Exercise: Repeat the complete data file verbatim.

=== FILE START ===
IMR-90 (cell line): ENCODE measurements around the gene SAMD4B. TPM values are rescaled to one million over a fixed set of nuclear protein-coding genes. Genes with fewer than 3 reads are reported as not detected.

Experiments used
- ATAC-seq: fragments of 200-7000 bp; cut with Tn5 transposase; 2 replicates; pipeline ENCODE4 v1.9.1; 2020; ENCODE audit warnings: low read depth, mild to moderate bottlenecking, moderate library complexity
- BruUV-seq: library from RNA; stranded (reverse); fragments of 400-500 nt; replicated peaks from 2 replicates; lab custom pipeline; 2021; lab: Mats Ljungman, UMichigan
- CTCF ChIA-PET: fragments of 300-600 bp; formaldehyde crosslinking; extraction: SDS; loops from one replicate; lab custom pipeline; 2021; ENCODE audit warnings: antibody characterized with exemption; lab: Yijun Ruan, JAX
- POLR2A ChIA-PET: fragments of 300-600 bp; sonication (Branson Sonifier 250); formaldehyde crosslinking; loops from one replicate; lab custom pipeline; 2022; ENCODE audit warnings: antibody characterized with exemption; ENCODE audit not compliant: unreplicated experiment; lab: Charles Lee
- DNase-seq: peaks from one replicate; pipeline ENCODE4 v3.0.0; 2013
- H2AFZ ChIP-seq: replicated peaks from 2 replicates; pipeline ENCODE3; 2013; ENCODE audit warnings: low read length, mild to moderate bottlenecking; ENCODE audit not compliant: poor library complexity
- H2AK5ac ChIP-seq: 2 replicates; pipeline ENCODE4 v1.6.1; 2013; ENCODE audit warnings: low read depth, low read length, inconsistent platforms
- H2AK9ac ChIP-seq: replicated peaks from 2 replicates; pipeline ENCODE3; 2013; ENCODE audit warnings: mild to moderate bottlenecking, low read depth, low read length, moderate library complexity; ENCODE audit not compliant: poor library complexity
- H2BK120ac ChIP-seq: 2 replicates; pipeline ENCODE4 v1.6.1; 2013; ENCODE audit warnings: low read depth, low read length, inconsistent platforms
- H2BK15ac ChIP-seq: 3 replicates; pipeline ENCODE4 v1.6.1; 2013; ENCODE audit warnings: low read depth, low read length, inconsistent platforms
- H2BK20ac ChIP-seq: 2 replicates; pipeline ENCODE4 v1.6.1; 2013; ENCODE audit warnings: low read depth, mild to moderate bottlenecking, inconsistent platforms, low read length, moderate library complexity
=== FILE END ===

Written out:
IMR-90 (cell line): ENCODE measurements around the gene SAMD4B. TPM values are rescaled to one million over a fixed set of nuclear protein-coding genes. Genes with fewer than 3 reads are reported as not detected.

Experiments used
- ATAC-seq: fragments of 200-7000 bp; cut with Tn5 transposase; 2 replicates; pipeline ENCODE4 v1.9.1; 2020; ENCODE audit warnings: low read depth, mild to moderate bottlenecking, moderate library complexity
- BruUV-seq: library from RNA; stranded (reverse); fragments of 400-500 nt; replicated peaks from 2 replicates; lab custom pipeline; 2021; lab: Mats Ljungman, UMichigan
- CTCF ChIA-PET: fragments of 300-600 bp; formaldehyde crosslinking; extraction: SDS; loops from one replicate; lab custom pipeline; 2021; ENCODE audit warnings: antibody characterized with exemption; lab: Yijun Ruan, JAX
- POLR2A ChIA-PET: fragments of 300-600 bp; sonication (Branson Sonifier 250); formaldehyde crosslinking; loops from one replicate; lab custom pipeline; 2022; ENCODE audit warnings: antibody characterized with exemption; ENCODE audit not compliant: unreplicated experiment; lab: Charles Lee
- DNase-seq: peaks from one replicate; pipeline ENCODE4 v3.0.0; 2013
- H2AFZ ChIP-seq: replicated peaks from 2 replicates; pipeline ENCODE3; 2013; ENCODE audit warnings: low read length, mild to moderate bottlenecking; ENCODE audit not compliant: poor library complexity
- H2AK5ac ChIP-seq: 2 replicates; pipeline ENCODE4 v1.6.1; 2013; ENCODE audit warnings: low read depth, low read length, inconsistent platforms
- H2AK9ac ChIP-seq: replicated peaks from 2 replicates; pipeline ENCODE3; 2013; ENCODE audit warnings: mild to moderate bottlenecking, low read depth, low read length, moderate library complexity; ENCODE audit not compliant: poor library complexity
- H2BK120ac ChIP-seq: 2 replicates; pipeline ENCODE4 v1.6.1; 2013; ENCODE audit warnings: low read depth, low read length, inconsistent platforms
- H2BK15ac ChIP-seq: 3 replicates; pipeline ENCODE4 v1.6.1; 2013; ENCODE audit warnings: low read depth, low read length, inconsistent platforms
- H2BK20ac ChIP-seq: 2 replicates; pipeline ENCODE4 v1.6.1; 2013; ENCODE audit warnings: low read depth, mild to moderate bottlenecking, inconsistent platforms, low read length, moderate library complexity